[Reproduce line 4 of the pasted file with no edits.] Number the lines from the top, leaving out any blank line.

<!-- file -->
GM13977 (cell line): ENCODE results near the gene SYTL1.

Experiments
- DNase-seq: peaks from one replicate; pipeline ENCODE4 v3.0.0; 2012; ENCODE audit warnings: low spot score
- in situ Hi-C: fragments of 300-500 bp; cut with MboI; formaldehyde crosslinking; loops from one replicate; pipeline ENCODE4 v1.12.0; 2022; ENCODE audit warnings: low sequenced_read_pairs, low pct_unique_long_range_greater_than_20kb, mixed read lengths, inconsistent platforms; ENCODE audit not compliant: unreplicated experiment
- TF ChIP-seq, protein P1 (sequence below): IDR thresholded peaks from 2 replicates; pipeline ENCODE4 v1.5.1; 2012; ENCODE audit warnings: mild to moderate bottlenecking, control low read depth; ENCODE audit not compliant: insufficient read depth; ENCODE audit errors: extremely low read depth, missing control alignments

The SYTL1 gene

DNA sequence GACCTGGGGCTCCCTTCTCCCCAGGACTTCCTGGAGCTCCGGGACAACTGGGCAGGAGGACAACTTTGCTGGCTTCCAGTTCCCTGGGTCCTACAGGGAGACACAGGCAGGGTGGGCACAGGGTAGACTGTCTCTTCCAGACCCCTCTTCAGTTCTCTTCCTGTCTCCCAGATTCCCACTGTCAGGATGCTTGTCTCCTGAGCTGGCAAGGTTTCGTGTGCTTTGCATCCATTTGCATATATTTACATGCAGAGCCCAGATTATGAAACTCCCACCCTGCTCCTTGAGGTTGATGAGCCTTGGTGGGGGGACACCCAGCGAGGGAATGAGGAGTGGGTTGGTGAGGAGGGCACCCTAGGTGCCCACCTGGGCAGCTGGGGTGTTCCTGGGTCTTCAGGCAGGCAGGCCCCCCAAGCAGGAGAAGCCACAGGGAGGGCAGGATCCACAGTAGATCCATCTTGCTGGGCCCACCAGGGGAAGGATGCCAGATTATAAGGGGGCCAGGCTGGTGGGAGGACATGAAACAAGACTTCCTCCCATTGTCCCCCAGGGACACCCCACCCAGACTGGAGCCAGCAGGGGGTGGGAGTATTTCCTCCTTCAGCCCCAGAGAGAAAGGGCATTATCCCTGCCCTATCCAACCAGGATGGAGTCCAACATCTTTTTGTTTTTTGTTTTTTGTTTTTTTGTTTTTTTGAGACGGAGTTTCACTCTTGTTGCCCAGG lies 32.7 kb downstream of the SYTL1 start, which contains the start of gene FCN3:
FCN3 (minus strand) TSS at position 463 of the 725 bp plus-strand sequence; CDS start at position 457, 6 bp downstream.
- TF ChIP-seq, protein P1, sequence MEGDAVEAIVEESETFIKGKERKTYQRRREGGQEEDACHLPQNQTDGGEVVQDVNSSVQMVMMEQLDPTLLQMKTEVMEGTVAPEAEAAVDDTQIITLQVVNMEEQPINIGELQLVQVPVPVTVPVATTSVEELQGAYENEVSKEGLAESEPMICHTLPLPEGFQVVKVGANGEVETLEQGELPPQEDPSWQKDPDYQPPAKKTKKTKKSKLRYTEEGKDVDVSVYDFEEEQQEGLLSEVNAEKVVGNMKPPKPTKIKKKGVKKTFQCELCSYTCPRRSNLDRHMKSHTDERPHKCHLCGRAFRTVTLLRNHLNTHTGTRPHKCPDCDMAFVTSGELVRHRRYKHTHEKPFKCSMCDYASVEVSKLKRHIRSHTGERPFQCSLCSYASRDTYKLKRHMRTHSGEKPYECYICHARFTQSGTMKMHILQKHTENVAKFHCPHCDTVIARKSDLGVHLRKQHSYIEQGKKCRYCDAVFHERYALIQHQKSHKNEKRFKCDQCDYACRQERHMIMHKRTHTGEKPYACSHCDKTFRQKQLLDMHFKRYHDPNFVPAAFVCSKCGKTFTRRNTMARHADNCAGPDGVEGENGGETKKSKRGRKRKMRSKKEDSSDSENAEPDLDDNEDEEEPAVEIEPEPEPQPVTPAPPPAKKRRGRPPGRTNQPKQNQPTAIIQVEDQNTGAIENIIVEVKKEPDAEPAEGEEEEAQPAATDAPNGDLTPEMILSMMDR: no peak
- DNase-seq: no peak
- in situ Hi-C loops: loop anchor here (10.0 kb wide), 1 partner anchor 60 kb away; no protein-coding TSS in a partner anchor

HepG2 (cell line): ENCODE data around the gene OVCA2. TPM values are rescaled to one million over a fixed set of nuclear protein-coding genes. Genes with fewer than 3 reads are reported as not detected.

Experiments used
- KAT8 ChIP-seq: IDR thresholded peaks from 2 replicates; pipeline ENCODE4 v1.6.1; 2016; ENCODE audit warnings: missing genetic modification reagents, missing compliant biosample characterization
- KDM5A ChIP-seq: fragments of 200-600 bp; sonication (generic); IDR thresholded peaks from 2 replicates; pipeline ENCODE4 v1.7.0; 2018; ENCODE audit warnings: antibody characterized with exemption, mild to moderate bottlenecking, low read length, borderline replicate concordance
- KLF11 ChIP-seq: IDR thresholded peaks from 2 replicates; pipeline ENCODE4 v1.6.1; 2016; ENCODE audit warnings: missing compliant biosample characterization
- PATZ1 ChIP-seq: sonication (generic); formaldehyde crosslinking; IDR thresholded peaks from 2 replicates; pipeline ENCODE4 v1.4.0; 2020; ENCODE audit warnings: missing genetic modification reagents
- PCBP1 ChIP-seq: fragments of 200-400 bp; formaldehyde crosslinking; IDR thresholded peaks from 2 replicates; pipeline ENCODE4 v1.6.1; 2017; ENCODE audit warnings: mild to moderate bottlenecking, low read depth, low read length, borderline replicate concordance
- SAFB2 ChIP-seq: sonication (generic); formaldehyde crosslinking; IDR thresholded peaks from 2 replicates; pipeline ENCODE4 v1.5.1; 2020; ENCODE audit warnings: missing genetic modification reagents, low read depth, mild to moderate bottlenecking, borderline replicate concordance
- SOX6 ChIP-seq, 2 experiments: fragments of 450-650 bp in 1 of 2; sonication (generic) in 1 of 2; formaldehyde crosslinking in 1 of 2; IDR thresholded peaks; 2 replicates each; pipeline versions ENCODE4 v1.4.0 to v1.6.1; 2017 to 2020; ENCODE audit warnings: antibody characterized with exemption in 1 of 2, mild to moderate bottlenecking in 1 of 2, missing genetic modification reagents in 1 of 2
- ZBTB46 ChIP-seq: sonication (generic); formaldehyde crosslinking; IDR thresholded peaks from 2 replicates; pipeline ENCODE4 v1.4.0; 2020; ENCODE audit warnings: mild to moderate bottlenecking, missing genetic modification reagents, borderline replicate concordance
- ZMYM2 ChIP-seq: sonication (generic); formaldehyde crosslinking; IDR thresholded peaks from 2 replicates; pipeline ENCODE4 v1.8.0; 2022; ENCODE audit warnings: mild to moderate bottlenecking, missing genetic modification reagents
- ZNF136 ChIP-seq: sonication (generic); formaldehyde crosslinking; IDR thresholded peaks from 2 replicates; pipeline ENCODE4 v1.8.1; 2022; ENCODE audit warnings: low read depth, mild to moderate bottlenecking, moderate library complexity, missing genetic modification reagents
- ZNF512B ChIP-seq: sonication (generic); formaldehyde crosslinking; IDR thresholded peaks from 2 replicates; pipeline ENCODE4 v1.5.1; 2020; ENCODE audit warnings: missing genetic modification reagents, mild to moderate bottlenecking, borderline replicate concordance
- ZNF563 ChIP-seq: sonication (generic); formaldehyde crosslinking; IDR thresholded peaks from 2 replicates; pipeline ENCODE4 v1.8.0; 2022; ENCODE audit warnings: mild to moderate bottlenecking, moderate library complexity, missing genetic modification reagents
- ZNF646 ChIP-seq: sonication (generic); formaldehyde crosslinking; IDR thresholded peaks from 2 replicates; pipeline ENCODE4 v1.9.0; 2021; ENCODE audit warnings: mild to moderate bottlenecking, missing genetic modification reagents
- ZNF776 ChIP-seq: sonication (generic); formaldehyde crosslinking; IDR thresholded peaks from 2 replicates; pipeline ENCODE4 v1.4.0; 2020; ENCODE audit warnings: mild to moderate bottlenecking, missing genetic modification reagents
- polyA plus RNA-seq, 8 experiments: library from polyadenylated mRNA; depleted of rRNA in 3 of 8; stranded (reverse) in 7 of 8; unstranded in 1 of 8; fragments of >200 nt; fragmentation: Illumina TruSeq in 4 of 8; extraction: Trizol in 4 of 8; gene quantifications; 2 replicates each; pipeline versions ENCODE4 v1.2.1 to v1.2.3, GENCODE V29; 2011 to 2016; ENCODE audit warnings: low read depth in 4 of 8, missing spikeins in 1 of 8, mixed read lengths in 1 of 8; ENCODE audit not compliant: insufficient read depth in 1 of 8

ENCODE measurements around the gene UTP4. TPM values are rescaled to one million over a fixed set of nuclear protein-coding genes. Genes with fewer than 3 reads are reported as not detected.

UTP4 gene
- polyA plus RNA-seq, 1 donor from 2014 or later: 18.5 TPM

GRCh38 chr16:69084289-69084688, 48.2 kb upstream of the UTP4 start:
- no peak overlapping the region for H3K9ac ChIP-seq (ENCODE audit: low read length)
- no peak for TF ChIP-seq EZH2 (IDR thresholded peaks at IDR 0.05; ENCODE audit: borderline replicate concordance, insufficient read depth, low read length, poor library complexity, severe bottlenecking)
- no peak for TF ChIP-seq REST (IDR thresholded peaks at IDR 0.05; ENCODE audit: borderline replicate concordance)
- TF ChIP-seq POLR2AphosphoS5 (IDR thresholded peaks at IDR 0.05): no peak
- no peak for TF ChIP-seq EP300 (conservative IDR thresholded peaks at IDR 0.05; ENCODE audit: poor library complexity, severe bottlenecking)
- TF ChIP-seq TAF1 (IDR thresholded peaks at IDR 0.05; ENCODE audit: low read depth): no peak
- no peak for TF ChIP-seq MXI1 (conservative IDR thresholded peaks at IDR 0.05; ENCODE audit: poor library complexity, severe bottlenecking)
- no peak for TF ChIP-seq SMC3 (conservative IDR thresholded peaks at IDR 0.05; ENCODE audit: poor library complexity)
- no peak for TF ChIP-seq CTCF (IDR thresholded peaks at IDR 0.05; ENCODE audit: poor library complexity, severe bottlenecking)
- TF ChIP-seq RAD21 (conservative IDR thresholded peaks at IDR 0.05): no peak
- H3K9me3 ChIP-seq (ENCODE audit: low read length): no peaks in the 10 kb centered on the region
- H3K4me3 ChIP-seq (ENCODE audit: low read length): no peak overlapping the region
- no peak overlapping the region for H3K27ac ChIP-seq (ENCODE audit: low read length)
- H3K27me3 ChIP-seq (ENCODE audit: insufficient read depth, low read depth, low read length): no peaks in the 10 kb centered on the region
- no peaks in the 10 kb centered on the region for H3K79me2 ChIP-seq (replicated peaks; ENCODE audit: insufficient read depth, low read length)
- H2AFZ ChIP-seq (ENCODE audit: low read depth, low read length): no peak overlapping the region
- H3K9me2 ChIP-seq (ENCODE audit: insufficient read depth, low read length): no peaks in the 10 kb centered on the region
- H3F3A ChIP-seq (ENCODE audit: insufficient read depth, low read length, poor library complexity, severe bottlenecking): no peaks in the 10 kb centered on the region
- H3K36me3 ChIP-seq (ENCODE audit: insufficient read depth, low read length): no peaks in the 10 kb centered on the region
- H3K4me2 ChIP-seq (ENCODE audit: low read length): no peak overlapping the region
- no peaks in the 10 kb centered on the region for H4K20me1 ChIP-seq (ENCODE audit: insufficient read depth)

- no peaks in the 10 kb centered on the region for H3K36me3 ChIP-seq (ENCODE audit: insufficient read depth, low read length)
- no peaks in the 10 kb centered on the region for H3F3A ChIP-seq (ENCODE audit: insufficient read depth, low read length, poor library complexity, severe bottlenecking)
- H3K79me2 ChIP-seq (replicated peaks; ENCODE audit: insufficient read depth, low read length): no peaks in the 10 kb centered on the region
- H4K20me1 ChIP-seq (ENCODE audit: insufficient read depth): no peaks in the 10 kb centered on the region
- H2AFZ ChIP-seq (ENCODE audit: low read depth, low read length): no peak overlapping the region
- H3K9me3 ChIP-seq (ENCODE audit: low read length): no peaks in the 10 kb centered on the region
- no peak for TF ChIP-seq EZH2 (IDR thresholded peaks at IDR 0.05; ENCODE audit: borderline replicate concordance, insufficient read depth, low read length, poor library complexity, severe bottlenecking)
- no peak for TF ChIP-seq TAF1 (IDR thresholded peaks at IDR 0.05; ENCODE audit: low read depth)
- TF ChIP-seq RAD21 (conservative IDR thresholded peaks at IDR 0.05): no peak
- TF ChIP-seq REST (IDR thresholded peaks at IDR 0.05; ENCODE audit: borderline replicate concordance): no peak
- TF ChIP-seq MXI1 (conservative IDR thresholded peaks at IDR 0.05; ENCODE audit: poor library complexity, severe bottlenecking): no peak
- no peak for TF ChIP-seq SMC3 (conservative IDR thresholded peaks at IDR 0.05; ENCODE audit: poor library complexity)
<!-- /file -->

- in situ Hi-C: fragments of 300-500 bp; cut with MboI; formaldehyde crosslinking; loops from one replicate; pipeline ENCODE4 v1.12.0; 2022; ENCODE audit warnings: low sequenced_read_pairs, low pct_unique_long_range_greater_than_20kb, mixed read lengths, inconsistent platforms; ENCODE audit not compliant: unreplicated experiment